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Six tips for securing a rate increase

Careers advice / Thursday 6 Jul 2017 / Peggy McGregor

Many contractors happily work with the same client for year after year. However, you’ll eventually find that you’ve outgrown the rates of the original contract. A lot of contractors feel awkward or uncertain about asking for a rate increase – but armed with the right reasons, evidence and tactics, a pay raise is absolutely achievable.

With this in mind, we’ve set out six top tips for securing a higher rate:

#1 Have a good reason

It’s absolutely essential that you have a good, solid reason why you deserve a rate increase. Without this, your request is likely to fall flat, no matter what negotiation techniques you try. Good news though – we have a whole article devoted to reasons why you deserve a rate increase.

#2 Time it well

It’s best to time your request to coincide with contract renewal, since the client will be most open to negotiation at this point. As a rule of thumb don’t ask before 12 months into your contract, as you’re unlikely to have enough bargaining chips (these being the client’s trust, strong internal relationships and in-depth knowledge of the business).

If you’re using an agency, discuss your requirements with them around two months prior to renewal. This gives your recruiter plenty of time to lay the groundwork, negotiate with the client and obtain sign off. It also ensures the client can factor your rates into their financial plan.

#3 Arm yourself with evidence

It’s not what you know; it’s what you can prove. Have you taken on more responsibilities? List and compare them to those specified in your contract. Has the client asked you to travel more? Calculate how much that time is worth according to your hourly rate. Increased demand is tricky to prove, so ask your recruiter for their market insights.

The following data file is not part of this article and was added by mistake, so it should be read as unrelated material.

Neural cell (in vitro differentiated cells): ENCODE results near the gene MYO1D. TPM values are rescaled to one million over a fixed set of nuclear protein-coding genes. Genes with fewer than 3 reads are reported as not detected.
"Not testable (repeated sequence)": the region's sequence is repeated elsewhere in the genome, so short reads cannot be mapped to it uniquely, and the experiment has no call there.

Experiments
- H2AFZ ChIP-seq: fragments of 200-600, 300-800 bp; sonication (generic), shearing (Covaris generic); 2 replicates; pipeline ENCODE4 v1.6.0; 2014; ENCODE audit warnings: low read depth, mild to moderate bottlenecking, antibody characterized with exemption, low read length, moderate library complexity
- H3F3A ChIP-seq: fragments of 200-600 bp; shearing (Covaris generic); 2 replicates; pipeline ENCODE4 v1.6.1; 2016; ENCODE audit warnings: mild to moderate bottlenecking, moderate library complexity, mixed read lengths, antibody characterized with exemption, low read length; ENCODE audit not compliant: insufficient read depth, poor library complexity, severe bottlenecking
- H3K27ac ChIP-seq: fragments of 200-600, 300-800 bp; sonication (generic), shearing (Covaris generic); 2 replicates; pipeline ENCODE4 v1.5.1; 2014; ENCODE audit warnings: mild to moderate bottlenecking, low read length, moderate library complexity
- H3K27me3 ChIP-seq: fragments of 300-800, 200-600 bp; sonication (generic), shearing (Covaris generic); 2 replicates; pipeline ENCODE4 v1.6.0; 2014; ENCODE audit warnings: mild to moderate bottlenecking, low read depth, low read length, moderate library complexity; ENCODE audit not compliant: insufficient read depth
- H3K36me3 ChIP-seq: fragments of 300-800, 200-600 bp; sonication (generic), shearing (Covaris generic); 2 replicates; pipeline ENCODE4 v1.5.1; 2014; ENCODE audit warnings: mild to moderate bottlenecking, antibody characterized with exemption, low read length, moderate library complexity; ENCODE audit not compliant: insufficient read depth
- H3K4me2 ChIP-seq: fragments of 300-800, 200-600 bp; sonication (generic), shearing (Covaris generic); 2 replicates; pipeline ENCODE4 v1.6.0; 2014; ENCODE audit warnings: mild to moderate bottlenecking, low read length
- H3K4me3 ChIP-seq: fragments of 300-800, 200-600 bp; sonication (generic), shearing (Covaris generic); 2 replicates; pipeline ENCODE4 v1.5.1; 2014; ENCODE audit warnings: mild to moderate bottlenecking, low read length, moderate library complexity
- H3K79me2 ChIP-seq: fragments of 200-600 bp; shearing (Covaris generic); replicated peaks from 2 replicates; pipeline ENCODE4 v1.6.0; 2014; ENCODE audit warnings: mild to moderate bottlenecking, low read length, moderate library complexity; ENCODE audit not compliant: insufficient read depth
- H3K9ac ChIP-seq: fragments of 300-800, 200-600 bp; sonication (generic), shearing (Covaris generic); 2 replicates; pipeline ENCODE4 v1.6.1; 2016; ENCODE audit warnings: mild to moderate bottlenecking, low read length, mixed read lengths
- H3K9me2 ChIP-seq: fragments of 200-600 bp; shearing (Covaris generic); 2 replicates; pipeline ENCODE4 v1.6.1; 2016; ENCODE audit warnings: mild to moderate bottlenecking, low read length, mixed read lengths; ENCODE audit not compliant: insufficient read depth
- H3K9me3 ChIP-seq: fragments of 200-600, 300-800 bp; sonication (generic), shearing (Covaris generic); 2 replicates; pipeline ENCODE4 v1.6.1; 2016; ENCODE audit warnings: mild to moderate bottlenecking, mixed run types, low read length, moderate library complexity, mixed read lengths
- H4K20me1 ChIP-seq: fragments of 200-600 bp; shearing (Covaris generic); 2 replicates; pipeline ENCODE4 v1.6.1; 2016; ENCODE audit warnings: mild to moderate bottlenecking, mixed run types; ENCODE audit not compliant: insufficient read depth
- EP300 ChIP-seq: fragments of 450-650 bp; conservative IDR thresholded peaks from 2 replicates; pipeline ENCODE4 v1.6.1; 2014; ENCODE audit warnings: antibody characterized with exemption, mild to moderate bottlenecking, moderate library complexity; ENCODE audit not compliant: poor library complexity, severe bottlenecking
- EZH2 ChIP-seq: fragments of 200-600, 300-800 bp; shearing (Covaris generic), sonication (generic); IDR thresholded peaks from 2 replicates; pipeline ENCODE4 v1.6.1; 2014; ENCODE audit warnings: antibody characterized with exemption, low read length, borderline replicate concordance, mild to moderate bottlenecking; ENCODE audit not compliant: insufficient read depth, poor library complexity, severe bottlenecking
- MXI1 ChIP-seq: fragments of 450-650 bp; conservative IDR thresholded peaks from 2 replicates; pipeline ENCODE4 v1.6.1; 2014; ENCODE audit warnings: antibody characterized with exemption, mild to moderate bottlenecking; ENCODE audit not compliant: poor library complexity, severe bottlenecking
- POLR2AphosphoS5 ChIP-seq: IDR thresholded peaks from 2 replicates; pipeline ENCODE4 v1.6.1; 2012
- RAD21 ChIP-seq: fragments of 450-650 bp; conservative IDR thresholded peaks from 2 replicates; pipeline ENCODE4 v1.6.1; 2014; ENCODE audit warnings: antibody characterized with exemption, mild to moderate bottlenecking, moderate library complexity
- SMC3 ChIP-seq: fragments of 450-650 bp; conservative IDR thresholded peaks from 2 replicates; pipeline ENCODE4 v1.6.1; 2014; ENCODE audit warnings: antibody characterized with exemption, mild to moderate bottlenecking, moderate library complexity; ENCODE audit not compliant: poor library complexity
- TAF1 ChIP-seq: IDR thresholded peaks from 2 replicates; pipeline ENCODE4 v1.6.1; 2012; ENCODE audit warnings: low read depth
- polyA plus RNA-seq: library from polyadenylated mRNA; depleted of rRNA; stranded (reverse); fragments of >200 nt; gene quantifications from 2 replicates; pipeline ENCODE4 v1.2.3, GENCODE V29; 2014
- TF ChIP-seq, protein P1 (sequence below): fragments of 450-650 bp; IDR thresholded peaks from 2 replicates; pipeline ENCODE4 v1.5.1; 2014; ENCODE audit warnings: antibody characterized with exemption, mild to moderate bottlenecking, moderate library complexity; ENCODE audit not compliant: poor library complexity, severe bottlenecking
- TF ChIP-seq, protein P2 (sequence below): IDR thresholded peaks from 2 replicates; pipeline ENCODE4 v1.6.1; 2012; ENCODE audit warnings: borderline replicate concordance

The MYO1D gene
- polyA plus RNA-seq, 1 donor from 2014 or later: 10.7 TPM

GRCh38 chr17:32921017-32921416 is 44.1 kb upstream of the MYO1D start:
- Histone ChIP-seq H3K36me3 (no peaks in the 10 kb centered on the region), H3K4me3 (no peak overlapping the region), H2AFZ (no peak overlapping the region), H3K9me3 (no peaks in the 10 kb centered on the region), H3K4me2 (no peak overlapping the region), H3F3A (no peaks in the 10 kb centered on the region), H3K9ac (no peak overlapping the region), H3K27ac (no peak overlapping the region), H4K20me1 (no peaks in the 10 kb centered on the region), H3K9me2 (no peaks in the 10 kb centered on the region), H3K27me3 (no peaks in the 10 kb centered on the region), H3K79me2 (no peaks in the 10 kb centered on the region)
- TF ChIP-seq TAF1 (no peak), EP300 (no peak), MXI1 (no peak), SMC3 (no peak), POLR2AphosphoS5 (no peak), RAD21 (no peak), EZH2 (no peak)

Persuading the client to reassess your value can be the hardest task of all. It’s helpful to quantify your achievements, such as calculating the time you saved by finishing a project early. However, qualitative information can be useful too – for example, you could print out an email containing positive feedback on your work.

#4 Use an intermediary

Rates can be a touchy subject; if it’s not handled with sensitivity by both parties, there is a risk of damaging your relationship. However, you can minimise that risk by using your agency. By acting as a buffer, a recruiter can protect the relationship. Furthermore, their people skills and market knowledge will improve your chances of success.

#5 Know what you’re asking for

Rate increases are normally around 3-5%. Whatever you’re aiming for you, be clear and consistent. You should also be able to explain the number – if it seems arbitrary (or based on your needs rather than your worth) you’ll lose bargaining power. Finally, remember that advertised vacancies rates aren’t always a realistic benchmark; the actual rate is highly dependent on skill level and contract terms.

#6 Use leverage sensitively

Threatening to quit can create negativity and even leave you without a contract. But that’s not to say you can’t use another job offer as leverage – you just need to handle it correctly. Avoid getting personal, and simply show the client that you have to make a sensible business decision. Once again, a recruiter can help you use this leverage to the best advantage.

Need further advice? Contact our recruitment specialists.

Careers advice / Thursday 6 Jul 2017 / Peggy McGregor